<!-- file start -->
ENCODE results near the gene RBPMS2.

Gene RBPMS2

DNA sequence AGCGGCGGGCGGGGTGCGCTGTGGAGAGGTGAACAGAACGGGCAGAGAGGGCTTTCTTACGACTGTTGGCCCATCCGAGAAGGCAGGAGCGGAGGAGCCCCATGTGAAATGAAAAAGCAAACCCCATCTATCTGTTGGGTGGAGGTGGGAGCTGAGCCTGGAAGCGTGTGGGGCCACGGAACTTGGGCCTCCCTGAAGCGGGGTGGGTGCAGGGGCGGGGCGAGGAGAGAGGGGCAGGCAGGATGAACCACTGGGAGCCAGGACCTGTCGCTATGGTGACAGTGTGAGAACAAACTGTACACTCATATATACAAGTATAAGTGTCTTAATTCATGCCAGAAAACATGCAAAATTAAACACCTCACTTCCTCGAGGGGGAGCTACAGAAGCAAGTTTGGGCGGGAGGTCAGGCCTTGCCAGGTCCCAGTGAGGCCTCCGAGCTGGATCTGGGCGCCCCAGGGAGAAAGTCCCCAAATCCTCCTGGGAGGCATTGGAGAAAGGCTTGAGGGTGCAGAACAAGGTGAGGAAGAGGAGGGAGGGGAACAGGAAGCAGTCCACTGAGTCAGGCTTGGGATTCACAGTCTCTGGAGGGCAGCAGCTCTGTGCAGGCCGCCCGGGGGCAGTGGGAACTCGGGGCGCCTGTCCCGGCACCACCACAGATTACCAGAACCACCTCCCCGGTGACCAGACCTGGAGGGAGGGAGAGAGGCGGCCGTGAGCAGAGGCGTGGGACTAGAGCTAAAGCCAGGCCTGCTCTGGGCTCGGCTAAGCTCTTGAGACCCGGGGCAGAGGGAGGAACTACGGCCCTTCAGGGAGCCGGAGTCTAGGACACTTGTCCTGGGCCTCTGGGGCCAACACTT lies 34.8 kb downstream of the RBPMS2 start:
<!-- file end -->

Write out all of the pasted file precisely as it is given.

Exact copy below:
ENCODE results near the gene RBPMS2.

Gene RBPMS2

DNA sequence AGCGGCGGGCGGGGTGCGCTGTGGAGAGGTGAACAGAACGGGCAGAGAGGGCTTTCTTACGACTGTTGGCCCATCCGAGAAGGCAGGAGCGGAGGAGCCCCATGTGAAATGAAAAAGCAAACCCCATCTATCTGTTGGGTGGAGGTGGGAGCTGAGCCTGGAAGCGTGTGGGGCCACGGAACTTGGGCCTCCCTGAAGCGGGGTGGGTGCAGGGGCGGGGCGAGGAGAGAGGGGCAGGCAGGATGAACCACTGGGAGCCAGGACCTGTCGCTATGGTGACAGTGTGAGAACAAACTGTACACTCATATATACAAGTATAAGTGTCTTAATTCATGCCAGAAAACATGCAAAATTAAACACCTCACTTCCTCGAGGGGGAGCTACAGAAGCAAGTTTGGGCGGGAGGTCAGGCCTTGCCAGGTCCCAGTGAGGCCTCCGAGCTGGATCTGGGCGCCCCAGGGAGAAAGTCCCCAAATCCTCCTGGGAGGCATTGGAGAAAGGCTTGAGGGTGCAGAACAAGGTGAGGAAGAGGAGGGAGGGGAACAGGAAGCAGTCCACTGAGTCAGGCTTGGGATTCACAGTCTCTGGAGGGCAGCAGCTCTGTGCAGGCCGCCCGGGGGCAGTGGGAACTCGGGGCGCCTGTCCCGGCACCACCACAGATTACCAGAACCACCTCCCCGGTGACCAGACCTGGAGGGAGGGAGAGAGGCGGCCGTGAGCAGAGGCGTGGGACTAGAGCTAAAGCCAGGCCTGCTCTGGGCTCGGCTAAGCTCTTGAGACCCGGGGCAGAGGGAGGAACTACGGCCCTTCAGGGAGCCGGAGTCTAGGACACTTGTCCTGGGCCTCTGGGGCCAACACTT lies 34.8 kb downstream of the RBPMS2 start: